The Pueblo West View

July rains not ‘monumental’

Several days later, many Pueblo West residents were sill feeling the impacts of a major storm system that moved through the area on Sunday, July 27.

The storm left a mess that crews have been working on diligently to get everything cleaned up and back to normal.

“Quite frankly, we had some areas with some pretty significant impacts because of the storm,” said Director of Public Works Dan Centa.

“We closed four or five roadways that evening, and there were another four or five areas with barricades set out.”

In fact, days after the storm, a few homeowners in Pueblo West were still stranded in getting in or out of their driveways because of major debris blocking the way.

Centa said road crews were working “full blast” to get roadways opened up and debris removed.

Drainage culverts were plugged with debris and tumbleweeds, diverting large amounts of rainwater across roads and more.

“We’ve got over 250 water crossings in Pueblo West where water overtops the roads, so we try and go through and clear out as much as we can,” Centa said.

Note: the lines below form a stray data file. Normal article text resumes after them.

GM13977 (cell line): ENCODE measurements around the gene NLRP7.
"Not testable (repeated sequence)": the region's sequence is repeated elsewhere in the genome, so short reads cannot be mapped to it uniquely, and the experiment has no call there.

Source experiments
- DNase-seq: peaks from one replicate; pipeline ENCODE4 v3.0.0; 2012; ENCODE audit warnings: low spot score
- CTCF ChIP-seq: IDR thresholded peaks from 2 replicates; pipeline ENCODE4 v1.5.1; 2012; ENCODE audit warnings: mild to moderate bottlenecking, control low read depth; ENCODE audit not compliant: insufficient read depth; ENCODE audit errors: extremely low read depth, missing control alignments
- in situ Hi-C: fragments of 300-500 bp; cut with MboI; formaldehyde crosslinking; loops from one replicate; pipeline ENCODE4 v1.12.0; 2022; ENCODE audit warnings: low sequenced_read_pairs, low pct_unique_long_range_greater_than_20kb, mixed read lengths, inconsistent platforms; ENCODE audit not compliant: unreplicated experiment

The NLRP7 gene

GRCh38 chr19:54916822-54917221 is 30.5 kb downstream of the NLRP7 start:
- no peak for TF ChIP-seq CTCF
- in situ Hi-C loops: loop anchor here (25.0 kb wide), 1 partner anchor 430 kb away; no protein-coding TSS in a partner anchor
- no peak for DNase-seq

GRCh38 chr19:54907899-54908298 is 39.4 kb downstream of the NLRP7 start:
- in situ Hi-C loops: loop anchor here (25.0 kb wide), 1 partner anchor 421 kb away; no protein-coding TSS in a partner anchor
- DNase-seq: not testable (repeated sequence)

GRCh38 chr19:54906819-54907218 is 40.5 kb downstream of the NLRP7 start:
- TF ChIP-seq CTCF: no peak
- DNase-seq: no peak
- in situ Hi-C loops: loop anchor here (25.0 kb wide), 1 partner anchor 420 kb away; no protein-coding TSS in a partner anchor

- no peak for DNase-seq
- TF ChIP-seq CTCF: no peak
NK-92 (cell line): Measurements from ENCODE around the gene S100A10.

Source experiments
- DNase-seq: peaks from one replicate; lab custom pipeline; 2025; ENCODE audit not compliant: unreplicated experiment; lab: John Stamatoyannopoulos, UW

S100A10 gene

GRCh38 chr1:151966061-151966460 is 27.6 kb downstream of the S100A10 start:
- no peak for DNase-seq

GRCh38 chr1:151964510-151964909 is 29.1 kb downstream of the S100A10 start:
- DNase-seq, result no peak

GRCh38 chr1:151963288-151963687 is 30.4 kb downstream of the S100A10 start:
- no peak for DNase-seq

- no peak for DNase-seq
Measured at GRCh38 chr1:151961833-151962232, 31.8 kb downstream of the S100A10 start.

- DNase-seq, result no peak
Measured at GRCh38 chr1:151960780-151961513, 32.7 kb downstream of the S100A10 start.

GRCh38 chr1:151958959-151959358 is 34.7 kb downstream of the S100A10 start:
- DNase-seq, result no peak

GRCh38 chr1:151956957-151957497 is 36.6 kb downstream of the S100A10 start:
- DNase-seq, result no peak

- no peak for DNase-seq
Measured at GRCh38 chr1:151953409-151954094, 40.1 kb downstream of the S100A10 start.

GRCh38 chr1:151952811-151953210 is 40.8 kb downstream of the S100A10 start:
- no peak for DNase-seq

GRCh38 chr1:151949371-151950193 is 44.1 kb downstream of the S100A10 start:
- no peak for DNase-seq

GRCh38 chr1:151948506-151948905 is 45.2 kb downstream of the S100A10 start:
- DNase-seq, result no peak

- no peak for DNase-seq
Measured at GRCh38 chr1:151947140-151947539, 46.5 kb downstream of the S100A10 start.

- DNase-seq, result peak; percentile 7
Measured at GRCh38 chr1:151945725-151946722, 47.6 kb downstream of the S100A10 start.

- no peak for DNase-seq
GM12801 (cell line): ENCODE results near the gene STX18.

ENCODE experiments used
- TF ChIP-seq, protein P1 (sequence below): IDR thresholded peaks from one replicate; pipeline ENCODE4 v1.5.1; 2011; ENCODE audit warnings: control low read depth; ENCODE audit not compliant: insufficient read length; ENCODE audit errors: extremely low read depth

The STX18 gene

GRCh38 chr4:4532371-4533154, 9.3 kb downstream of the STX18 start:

The rainfall on July 27 was big, and although beneficial for the ground, it left quite a mess in its wake.

Recordings of rainfall that evening around Pueblo West included 1.29, 1.44 and 1.55 inches, all within a few hours.

According to folks at the National Weather Service, the average for the Pueblo area from June 1 until late July is 3.2 inches of rain, and this year there has been 3.6 inches recorded – a little more than average but nothing monumental.

Still, it’s obvious that a storm can create havoc quickly and sometimes unexpectedly.

Motorists are cautioned to turn around near water, as most flooding deaths occur with people in vehicles.

Stay away from water if you don’t know how deep it is, and also keep away from banks of water because they can crumble quickly during a storm.

Pueblo West residents also often deal with tumbleweeds, both during dry, dusty and windy times, as well as during storms.

They often gather up in rushing water and then clog culverts, ditches and more, creating additional problems.

“We have numerous areas with water across the road that had weed buildup, too,” said Brad Davidson, Pueblo West Fire Department public information officer.

“Some are on the north side of Pueblo West, but also some on the south side, as well.”

Davidson said this fall, once tumbleweed buildup areas are determined to be dry, the fire department will work with the Metropolitan District to mitigate, likely with some controlled burns.

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